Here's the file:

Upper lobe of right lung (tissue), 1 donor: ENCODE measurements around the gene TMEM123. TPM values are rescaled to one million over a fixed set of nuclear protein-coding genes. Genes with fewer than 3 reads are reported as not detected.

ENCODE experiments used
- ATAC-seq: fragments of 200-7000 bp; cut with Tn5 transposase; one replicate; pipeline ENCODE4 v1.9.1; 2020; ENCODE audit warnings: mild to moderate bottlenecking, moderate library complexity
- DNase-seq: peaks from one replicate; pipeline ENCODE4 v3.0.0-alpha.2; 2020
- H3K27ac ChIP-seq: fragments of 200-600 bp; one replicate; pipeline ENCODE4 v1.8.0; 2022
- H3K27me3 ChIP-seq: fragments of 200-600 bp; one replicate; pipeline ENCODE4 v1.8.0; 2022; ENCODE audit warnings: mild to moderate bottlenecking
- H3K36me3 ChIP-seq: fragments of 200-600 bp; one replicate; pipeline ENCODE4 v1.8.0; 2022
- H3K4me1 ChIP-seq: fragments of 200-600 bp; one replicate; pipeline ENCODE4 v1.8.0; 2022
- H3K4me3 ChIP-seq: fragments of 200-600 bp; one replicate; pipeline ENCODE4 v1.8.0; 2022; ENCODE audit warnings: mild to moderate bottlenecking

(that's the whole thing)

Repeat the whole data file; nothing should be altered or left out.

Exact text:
Upper lobe of right lung (tissue), 1 donor: ENCODE measurements around the gene TMEM123. TPM values are rescaled to one million over a fixed set of nuclear protein-coding genes. Genes with fewer than 3 reads are reported as not detected.

ENCODE experiments used
- ATAC-seq: fragments of 200-7000 bp; cut with Tn5 transposase; one replicate; pipeline ENCODE4 v1.9.1; 2020; ENCODE audit warnings: mild to moderate bottlenecking, moderate library complexity
- DNase-seq: peaks from one replicate; pipeline ENCODE4 v3.0.0-alpha.2; 2020
- H3K27ac ChIP-seq: fragments of 200-600 bp; one replicate; pipeline ENCODE4 v1.8.0; 2022
- H3K27me3 ChIP-seq: fragments of 200-600 bp; one replicate; pipeline ENCODE4 v1.8.0; 2022; ENCODE audit warnings: mild to moderate bottlenecking
- H3K36me3 ChIP-seq: fragments of 200-600 bp; one replicate; pipeline ENCODE4 v1.8.0; 2022
- H3K4me1 ChIP-seq: fragments of 200-600 bp; one replicate; pipeline ENCODE4 v1.8.0; 2022
- H3K4me3 ChIP-seq: fragments of 200-600 bp; one replicate; pipeline ENCODE4 v1.8.0; 2022; ENCODE audit warnings: mild to moderate bottlenecking